We are often asked if we stock or manufacture ‘marine plywood’. A simple question in theory, but it’s made more complicated as most people don’t completely understand what it is that they’re really asking for, or whether they actually need it or not. 

So, what is Marine Plywood? 

In Australia ‘marine plywood’ refers only to plywood that is certified to Australian Standard 2272. There are strict testing and verification procedures that must be followed by the manufacturer and, as a result, the user of certified marine plywood can have confidence in its performance in marine applications. Marine plywood is sometimes referred to as the ‘Rolls Royce’ of plywood in Australia. While no one doubts the quality of AS 2272 certified marine plywood, this certification can come with a hefty price tag. While we would all like a Rolls Royce parked in our garage, do we need one? Probably not.  

When it comes to plywood in Australia, we are spoilt for choice. The key is to find the right plywood for your application and budget. If that’s ‘marine’, then great, go for it. But if it’s not, save your money and be confident that you’ve made an informed selection based on your needs. 

Since we’re talking about marine plywood and since we want to give a balanced view on this topic, let’s learn a bit more about what makes certified marine plywood ‘marine’. 

When it comes to constructing certain types of long-lasting structures that are frequently exposed to water, moisture, and humidity, there are certainly some things you should be looking for. Marine plywood is used in applications applying to boats, ships, and other environments where moisture or water is a constant threat.  

Marine plywood, like all plywood, is made by stacking thin sheets of veneers or plies perpendicular to one another. This method is known as cross-lamination, and it provides the additional strength as compared to if all the veneers were laid with the grain in the same direction. A key difference between marine plywood and other plywood is the quality of the veneers in the core. Marine plywood uses higher grade veneers to minimise voids and overlaps which could affect its performance in high moisture environments. This comes with significant additional cost.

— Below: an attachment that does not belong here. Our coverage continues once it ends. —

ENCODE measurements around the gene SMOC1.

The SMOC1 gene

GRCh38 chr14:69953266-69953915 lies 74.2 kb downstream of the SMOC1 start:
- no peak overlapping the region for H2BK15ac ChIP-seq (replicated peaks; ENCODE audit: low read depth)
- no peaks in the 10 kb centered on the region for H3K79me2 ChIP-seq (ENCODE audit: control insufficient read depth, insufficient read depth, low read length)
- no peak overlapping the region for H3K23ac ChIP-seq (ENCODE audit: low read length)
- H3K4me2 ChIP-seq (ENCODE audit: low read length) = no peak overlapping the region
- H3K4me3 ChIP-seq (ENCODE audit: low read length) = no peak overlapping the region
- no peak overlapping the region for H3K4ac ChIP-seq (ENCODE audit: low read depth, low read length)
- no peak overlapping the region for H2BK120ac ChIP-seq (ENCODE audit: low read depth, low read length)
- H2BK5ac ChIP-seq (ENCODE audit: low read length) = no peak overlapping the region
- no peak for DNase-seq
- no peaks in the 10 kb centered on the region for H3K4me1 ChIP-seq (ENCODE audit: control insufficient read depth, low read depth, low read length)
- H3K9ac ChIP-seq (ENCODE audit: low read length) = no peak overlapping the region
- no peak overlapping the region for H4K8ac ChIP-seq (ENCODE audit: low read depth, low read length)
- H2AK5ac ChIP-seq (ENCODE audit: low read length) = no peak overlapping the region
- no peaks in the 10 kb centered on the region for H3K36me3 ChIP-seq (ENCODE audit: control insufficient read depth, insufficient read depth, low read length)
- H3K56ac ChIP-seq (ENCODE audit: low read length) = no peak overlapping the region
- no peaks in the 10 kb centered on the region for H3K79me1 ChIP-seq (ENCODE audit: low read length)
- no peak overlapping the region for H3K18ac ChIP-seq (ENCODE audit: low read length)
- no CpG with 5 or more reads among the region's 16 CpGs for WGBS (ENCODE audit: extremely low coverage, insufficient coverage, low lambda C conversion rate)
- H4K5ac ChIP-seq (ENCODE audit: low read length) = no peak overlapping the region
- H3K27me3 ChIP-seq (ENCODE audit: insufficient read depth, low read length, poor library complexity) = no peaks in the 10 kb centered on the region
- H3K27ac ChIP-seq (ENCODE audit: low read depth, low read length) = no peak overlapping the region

Another key requirement for marine plywood is the type of glue, or resin, which bonds the veneers together. It must be phenol formaldehyde, also known as ‘type A’ or ‘A-Bond’. This is a weather and boil-proof glue, which provides marine plywood a high resistance against water and moisture, making it appropriate for use in marine applications. 

The important thing to note is that this A-Bond glue is the very same glue used in typically much cheaper ‘exterior’ plywood. This provides excellent protection from moisture but doesn’t come with the marine certification – or price tag. 

People asking for marine plywood typically want high quality or decorative plywood. Therefore, the benefits of marine are often irrelevant or not defined for their intended use. Often other types of exterior, or even interior, plywood will suffice. 

Key questions to consider before purchasing: 

  • What is your intended application? 
  • What is your budget? 
  • Will the plywood be in a high moisture environment i.e., marine use? 

So, to be clear, Matilda Veneer does not offer certified marine plywood for sale. If you need this, we’re happy to point you in the right direction. 

What we do have is an extensive selection of high-quality, architectural and appearance-grade options with wide ranging specifications. This includes exterior, interior, lightweight and fire-rated options in a range of species, for all budgets. 

In addition to our extensive range of plywood options, Matilda Veneer offers over 100 species of veneer across our sliced, rotary, Truewood® and Enhanced veneer ranges. If you’re looking for natural, unique and beautiful solutions to your design challenges, please get in touch with our team today.